Hello World


May 22, 2024 (01:30:58 PM)

This lab serves multiple goals:

Your First Program

In this lab, we will guide you in downloading, opening, compiling, executing and breaking (!) your very first program. It is customary to start the study of a programming language with a “Hello World” program that simply displays “Hello World”. Although such a program has no real interest nor purpose, it is used to make sure that your setup is correctly configured and to guide you gently in the discovery of programs and their language!

Opening Your First Program

  1. Download HelloWorld_Solution.zip and save it on your computer.

  2. Unzip the program file1.

  3. Go in the HelloWorld folder that was created.

  4. Double-click on HelloWorld_Solution.sln file

  5. Clicking the .sln file should launch your default C# IDE that you installed previously or that is pre-loaded on the computer lab you are using.

    • If you get prompted for which application to use, choose the IDE you installed previously.
    • If the IDE does not launch or launches in a different program, right click on the .sln file and look for an option to open with, then select to open it with the IDE you installed previously.
Have you actually checked where the HelloWorld (zip) archive was hosted? Was it on a trustworthy website? If yes, is it trustworthy because of the domain name, because we told you to do so, or for some other reasons?
Elements of solution

The zip archive we asked you to download is hosted on https://csci-1301.github.io/, that is, on Github pages. There can be malware hosted on Github pages, and the fact that this website is secure (it uses https) is in no ways a guarantee of safety. So, in short, this archive is safe because we told you so, and because we are careful how it is updated.

Ultimately, many security decisions rest on trust, and you will have to trust us during this course. If you continue your study in our School, you will learn about virtualization, that allows you to execute programs you cannot trust in a safe environment.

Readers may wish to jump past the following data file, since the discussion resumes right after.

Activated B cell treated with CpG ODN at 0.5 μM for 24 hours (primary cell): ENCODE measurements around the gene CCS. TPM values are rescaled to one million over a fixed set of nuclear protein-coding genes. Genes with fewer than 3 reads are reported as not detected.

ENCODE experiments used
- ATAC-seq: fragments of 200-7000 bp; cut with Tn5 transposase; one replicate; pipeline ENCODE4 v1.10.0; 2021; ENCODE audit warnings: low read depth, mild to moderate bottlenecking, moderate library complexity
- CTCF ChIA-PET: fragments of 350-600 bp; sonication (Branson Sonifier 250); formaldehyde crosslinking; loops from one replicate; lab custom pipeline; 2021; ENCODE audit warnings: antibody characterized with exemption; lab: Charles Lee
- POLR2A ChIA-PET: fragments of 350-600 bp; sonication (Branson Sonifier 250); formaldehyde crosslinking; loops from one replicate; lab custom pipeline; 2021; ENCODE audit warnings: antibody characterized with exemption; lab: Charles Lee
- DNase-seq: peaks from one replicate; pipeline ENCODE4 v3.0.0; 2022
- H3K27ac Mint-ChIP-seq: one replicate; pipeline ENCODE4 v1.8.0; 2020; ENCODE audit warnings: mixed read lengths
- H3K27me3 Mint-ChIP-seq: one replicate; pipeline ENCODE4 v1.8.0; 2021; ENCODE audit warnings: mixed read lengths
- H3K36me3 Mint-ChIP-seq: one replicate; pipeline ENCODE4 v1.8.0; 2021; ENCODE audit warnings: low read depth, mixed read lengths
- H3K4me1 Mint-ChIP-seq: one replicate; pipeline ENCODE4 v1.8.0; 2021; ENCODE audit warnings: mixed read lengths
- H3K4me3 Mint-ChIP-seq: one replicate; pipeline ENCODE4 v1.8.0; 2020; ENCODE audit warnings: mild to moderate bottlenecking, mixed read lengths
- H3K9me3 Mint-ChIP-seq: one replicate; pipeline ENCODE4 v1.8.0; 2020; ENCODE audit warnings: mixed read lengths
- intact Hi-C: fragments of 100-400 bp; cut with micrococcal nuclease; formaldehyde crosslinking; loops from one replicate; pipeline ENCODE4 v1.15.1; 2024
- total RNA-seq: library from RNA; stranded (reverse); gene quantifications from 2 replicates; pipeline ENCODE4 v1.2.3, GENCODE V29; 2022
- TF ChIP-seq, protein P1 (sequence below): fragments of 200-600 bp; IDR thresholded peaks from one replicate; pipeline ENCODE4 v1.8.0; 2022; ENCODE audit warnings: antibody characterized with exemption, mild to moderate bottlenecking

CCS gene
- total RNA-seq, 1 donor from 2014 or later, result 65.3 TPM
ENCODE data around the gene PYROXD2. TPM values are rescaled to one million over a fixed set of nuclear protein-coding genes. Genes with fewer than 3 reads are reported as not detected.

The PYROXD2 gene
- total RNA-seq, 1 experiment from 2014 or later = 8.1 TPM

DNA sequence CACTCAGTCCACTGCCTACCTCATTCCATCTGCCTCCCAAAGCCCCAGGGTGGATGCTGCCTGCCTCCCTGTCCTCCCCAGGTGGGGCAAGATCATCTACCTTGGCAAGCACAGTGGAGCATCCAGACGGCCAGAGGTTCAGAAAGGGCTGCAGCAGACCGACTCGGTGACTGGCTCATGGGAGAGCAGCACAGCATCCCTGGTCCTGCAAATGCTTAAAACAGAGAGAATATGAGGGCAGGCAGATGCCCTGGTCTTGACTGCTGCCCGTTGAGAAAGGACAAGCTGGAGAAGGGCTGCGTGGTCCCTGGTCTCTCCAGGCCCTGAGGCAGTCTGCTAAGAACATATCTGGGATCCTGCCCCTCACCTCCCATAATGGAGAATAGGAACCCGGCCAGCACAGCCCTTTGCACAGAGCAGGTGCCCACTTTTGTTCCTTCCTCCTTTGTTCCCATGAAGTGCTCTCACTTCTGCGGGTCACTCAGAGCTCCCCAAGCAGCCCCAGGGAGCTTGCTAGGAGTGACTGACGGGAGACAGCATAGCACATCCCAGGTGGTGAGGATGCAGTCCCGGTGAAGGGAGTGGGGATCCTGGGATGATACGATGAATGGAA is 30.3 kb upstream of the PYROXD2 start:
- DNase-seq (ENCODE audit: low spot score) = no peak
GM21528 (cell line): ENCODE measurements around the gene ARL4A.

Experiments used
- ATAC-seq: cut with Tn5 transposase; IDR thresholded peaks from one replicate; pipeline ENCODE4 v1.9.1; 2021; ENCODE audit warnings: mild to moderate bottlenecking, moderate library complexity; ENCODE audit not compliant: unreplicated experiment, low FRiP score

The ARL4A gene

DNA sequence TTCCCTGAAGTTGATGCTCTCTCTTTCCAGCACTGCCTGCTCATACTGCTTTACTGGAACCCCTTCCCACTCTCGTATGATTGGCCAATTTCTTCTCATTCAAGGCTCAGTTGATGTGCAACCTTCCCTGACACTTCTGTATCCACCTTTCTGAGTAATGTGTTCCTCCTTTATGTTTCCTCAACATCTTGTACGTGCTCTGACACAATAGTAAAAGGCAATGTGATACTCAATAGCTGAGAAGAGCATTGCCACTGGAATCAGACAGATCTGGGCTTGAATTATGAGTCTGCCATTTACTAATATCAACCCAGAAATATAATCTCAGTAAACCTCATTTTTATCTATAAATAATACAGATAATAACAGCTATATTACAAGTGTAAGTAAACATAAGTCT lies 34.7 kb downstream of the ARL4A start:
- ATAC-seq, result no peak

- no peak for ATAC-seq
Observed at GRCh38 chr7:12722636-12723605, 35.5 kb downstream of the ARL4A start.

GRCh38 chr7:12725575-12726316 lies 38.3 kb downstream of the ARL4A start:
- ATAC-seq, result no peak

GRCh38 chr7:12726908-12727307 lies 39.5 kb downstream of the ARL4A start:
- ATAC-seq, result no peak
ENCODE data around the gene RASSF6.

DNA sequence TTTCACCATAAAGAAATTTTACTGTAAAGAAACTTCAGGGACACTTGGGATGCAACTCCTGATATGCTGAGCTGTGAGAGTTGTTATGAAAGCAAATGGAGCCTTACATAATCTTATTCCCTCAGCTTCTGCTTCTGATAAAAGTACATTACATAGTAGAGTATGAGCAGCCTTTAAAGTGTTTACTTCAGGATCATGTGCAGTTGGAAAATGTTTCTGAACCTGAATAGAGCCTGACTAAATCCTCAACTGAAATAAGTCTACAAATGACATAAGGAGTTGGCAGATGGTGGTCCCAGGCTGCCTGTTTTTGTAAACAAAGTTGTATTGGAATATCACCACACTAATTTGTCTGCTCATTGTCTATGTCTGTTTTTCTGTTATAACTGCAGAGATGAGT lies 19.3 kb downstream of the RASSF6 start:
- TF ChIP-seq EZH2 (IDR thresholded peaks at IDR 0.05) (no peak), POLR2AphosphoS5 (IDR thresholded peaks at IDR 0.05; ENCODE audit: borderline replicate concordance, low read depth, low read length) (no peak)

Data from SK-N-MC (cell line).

How is an IDE different from other types of software? Identify 3 differences between an IDE and a web browser. Can you identify 3 similarities?
Elements of solution

This is really up to you! Among the similarities, one can remark that an IDE and pretty much every other software you have ever used both have:

  • A graphical user interface (this is not always the case!),
  • The capacity of connecting to the internet,
  • A manual.

Compiling and Executing Your First Program

For this part, everything will take place inside the IDE that was started previously.

  1. Within the IDE, first locate Program.cs.

    This file will be visible in panel called “Solution Explorer” or “Explorer”, depending on the IDE. If you do not see such panel right away, explore the IDE menus to find and open it.

  2. After you have located Program.cs double click on it. This is the source code of the application you are actually considering.

  3. Let’s compile this program. Look for an option to Build solution and click on it. What happened?

  4. Let’s execute this program. The exact wording varies between different IDEs, but look for one of the following: Debug > Start without Debugging or Run > Start without Debugging or Run > Run Project and click on it. What happened?

  5. You will extensively compile and execute programs in this class. Instead of having to click twice, it is recommended that you start memorizing shortcuts. You should study your IDE to see the exact shortcuts for your IDE for compiling and running a program. Here are the usual shortcuts for different operating systems:

    • Build solution: Ctrl + Shift + B
    • Run / Start Debugging: Ctrl + F5
    • Exit any program: Alt + F4
    • Build solution: Cmd + B
    • Run / Start Debugging: Cmd + return   -or-   F5
    • Exit any program: Cmd + q

That makes 3 shortcuts already! You can find many more on this resource page.


Now we need to make sure you know how to save your work and access it. This is especially important if you are using the computer lab rooms, as you can not store files permanently on the lab’s computer, and you will have to store them either online in your cloud storage or on a USB drive.

Finding The Right Tool

You can save your project:

  • On your hard drive, if you are using your own computer.
  • On an external/removable data storage: USB flash drive, external hard disk drive, or any kind of USB mass storage device.
  • On a server: the University has a partnership with box.com, and you can follow this tutorial to get started, but any service (Google Drive, Dropbox, OneDrive, etc.) would do.

Having two backups is generally recommended.

If you chose the “remote” option (i.e., using a server) and are in a computer lab, do not try to install a synchronization program (like Google Drive and Sync, Box’s app, etc.) on the lab computer; it will likely not work, due to University rules. Instead, create the structure/project/files on the computer during the lab and upload them (using the web-interface) at the end of the lab. Make sure to always upload your files before logging out of the computer.

Making Sure You Have the Right Files

After selecting where you want to store your backup files